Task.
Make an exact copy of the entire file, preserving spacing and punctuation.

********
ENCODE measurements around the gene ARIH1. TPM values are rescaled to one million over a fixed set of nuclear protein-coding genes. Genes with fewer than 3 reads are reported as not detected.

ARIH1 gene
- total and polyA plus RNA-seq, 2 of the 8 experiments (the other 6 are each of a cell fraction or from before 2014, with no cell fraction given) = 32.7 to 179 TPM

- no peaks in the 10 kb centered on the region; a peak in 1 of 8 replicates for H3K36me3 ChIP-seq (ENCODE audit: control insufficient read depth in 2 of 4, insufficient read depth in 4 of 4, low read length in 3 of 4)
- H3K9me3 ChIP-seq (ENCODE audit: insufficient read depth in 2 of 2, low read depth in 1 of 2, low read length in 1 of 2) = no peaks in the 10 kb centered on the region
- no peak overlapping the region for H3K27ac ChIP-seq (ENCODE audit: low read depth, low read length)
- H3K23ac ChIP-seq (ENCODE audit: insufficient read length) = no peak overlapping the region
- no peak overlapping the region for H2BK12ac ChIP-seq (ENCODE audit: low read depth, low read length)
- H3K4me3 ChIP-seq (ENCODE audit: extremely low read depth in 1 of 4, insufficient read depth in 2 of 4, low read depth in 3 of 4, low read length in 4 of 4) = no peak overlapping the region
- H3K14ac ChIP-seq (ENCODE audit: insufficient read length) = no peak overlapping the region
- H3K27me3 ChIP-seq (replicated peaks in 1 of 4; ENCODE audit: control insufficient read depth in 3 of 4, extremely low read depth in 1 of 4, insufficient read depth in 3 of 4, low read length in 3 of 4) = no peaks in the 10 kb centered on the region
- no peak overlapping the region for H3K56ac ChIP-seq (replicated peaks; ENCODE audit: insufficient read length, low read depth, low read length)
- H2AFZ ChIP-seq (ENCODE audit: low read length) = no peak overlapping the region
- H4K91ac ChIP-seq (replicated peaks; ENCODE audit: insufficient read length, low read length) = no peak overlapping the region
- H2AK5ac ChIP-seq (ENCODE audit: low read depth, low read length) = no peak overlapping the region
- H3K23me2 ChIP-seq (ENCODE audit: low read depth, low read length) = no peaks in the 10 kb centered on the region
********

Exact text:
ENCODE measurements around the gene ARIH1. TPM values are rescaled to one million over a fixed set of nuclear protein-coding genes. Genes with fewer than 3 reads are reported as not detected.

ARIH1 gene
- total and polyA plus RNA-seq, 2 of the 8 experiments (the other 6 are each of a cell fraction or from before 2014, with no cell fraction given) = 32.7 to 179 TPM

- no peaks in the 10 kb centered on the region; a peak in 1 of 8 replicates for H3K36me3 ChIP-seq (ENCODE audit: control insufficient read depth in 2 of 4, insufficient read depth in 4 of 4, low read length in 3 of 4)
- H3K9me3 ChIP-seq (ENCODE audit: insufficient read depth in 2 of 2, low read depth in 1 of 2, low read length in 1 of 2) = no peaks in the 10 kb centered on the region
- no peak overlapping the region for H3K27ac ChIP-seq (ENCODE audit: low read depth, low read length)
- H3K23ac ChIP-seq (ENCODE audit: insufficient read length) = no peak overlapping the region
- no peak overlapping the region for H2BK12ac ChIP-seq (ENCODE audit: low read depth, low read length)
- H3K4me3 ChIP-seq (ENCODE audit: extremely low read depth in 1 of 4, insufficient read depth in 2 of 4, low read depth in 3 of 4, low read length in 4 of 4) = no peak overlapping the region
- H3K14ac ChIP-seq (ENCODE audit: insufficient read length) = no peak overlapping the region
- H3K27me3 ChIP-seq (replicated peaks in 1 of 4; ENCODE audit: control insufficient read depth in 3 of 4, extremely low read depth in 1 of 4, insufficient read depth in 3 of 4, low read length in 3 of 4) = no peaks in the 10 kb centered on the region
- no peak overlapping the region for H3K56ac ChIP-seq (replicated peaks; ENCODE audit: insufficient read length, low read depth, low read length)
- H2AFZ ChIP-seq (ENCODE audit: low read length) = no peak overlapping the region
- H4K91ac ChIP-seq (replicated peaks; ENCODE audit: insufficient read length, low read length) = no peak overlapping the region
- H2AK5ac ChIP-seq (ENCODE audit: low read depth, low read length) = no peak overlapping the region
- H3K23me2 ChIP-seq (ENCODE audit: low read depth, low read length) = no peaks in the 10 kb centered on the region